This text is part of:
Table of Contents:
20 Since I have described the above, I can be held also to have described displacements in the legs: for in this kind of accident also there is some similarity between the thigh and upper arm, between the tibia and ulna, between the foot and the hand. But there are also some special points to note about the legs. The thigh-bone may be moved out of place in all four directions, oftenest inwards, next outwards, very rarely forwards or backwards. If it has been dislocated inwards, the leg is longer than the other, and is bowed; for the point of the foot looks outwards;[p. 579] if outwards, the leg becomes shorter and knock-need, and the foot is inclined inwards; the heel in walking does not touch the ground, but only the extreme end of the sole; the leg in this case supports the rest of the body better and more uprightly than in the other and there is less need for a stick. If forwards, the leg is extended and cannot be bent; as far as the heel the injured leg is the length of the other one, but the extremity of the sole is less bent forward; and in this case there is marked pain, and very often the urine is suppressed. When the inflammation and pain have subsided, the patients walk fairly and the whole of their foot touches the ground. If backwards, the leg cannot be stretched out, and is shorter; when the patient is standing the heel in these cases too cannot touch the ground. But the great danger with regard to the thigh is that it is difficult to replace, or, after replacement, slips again out of position. Some hold that it always does so; but such renowned authorities as Hippocrates and Diocles and Phylotimus and Nileus and Heracles of Tarentum have related that they had completely restored such cases; nor would Hippocrates, Andreas, Nileus, Nymphodorus, Protarchus, Heraclides, and a certain smith as well, have invented so many sorts of instruments for making extension on the thigh after this accident, if it had been all of no use. But although that opinion is a false one, there is this truth in it: since the ligaments and muscles there are very strong, if they retain their strength they scarcely allow of replacement; if not, they do not keep in place afterwards. Replacement, then, is to be attempted; and if the limb is weak it is sufficient to stretch it by straps, one from the groin,[p. 581] another from the knee; if stronger, the assistants will have more purchase if they have knotted the straps around long poles; and if after pressing the lower ends of the poles against firm supports, they have drawn the upper ends towards themselves with both hands. Even more forcible pressure can be exerted by stretching the limb over a bench, at either end of which is a windlass to which the straps are attached; when these are rotated as in a winepress, it is possible, by continuing to do this, even to rupture the ligaments and muscles, and not merely to stretch them. Now the patient is to be laid upon this bench, on his face or back or side, so that that part is always the higher into which the bone has slipped, and that from which it has receded the lower. When the sinews have been stretched, if the bone comes forwards, some round object is placed over the groin and the patient's knee must be pulled back over it with a jerk, in the same way and for the same reason for which this was done in the case of the forearm; as soon as the thigh can be bent up, the bone is in place. In the other cases, when the bones under extension have receded a little from each other, the surgeon should force the projecting part back, whilst an assistant presses the hip in the opposite direction. When the bone is replaced nothing further need be done, but the patient must be kept in bed for a rather long time or the thigh may become displaced again on moving while the sinews are still relaxed.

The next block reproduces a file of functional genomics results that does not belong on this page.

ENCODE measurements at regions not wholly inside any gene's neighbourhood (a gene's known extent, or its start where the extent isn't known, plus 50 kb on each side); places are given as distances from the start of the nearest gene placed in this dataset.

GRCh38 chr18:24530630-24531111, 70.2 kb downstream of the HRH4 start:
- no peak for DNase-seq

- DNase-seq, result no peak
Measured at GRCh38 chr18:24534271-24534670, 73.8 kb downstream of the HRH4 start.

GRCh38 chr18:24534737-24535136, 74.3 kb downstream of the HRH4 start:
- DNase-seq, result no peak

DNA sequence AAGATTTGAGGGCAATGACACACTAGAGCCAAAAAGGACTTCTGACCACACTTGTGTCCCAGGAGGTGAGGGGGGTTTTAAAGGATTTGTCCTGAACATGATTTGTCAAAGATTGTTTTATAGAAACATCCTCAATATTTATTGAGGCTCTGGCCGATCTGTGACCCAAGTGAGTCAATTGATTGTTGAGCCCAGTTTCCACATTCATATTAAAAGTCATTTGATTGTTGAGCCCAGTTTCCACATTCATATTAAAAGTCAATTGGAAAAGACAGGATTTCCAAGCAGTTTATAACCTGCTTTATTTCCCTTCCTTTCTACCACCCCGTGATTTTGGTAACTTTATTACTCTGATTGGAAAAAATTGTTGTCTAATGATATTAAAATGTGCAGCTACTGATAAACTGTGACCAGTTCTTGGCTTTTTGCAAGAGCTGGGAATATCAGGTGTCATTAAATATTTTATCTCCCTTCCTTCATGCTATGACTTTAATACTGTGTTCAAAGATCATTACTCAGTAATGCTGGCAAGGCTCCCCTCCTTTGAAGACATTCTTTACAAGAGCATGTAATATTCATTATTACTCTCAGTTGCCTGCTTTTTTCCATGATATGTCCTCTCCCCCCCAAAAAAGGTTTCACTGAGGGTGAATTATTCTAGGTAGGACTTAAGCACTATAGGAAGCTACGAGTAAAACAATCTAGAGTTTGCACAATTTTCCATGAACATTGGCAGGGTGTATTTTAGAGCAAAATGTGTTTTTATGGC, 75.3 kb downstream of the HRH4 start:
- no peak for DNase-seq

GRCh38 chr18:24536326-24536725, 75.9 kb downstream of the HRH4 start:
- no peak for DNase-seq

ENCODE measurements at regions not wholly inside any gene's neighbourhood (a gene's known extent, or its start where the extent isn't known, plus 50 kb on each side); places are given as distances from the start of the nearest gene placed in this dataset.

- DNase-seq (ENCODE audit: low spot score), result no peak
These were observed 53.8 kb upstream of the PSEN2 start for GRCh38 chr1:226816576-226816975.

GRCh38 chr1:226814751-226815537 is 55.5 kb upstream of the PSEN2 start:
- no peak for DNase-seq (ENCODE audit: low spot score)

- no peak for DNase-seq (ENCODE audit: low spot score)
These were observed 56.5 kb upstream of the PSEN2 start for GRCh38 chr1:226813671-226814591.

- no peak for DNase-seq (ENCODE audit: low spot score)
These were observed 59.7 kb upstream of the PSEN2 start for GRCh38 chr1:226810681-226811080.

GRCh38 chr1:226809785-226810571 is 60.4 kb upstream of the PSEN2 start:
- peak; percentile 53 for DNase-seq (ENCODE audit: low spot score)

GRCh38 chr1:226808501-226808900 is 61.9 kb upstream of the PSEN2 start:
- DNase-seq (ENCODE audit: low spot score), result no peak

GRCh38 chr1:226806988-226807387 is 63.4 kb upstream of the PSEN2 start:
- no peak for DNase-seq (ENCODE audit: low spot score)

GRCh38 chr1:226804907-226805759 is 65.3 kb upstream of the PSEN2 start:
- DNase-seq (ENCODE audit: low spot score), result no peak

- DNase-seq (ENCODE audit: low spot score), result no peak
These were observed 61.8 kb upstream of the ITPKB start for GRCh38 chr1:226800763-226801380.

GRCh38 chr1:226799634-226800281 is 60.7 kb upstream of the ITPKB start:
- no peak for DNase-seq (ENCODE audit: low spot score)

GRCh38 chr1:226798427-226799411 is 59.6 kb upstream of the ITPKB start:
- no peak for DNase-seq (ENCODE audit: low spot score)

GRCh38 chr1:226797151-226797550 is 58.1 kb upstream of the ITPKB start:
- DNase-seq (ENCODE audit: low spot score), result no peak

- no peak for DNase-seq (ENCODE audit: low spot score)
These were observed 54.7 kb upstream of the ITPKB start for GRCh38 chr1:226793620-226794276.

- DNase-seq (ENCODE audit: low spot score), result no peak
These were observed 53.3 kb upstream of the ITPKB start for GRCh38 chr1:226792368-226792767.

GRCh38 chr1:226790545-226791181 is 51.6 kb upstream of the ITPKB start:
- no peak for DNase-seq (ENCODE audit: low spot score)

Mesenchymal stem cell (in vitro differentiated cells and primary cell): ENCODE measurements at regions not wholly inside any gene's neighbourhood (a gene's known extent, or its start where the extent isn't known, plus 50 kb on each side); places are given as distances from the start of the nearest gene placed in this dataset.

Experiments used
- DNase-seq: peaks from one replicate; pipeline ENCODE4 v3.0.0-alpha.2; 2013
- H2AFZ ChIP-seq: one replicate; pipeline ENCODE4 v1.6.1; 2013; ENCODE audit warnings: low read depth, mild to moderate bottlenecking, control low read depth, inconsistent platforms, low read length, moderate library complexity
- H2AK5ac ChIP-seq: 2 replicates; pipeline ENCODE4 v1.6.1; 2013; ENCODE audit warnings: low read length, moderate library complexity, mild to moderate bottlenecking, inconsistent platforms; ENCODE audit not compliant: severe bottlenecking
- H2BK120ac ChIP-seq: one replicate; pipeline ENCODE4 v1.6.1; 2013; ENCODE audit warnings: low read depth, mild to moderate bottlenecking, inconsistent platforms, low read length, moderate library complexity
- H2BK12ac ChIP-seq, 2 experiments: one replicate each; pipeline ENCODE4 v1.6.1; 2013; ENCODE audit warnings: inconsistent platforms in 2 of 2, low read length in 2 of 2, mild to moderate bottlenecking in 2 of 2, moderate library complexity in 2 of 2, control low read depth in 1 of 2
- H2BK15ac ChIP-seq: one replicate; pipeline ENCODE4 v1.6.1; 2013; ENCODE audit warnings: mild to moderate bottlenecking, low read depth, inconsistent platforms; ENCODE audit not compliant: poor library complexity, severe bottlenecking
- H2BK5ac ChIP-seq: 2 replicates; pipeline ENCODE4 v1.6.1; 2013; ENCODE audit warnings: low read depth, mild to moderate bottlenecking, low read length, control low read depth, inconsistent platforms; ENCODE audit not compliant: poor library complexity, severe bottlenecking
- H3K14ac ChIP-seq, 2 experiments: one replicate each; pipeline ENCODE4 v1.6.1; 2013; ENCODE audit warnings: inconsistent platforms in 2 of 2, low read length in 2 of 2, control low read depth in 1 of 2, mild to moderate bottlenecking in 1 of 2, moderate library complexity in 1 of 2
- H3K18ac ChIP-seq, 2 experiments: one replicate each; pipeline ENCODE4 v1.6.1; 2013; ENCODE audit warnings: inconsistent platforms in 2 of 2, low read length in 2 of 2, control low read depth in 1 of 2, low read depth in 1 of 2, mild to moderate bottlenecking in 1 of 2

This work is licensed under a Creative Commons Attribution-ShareAlike 3.0 United States License.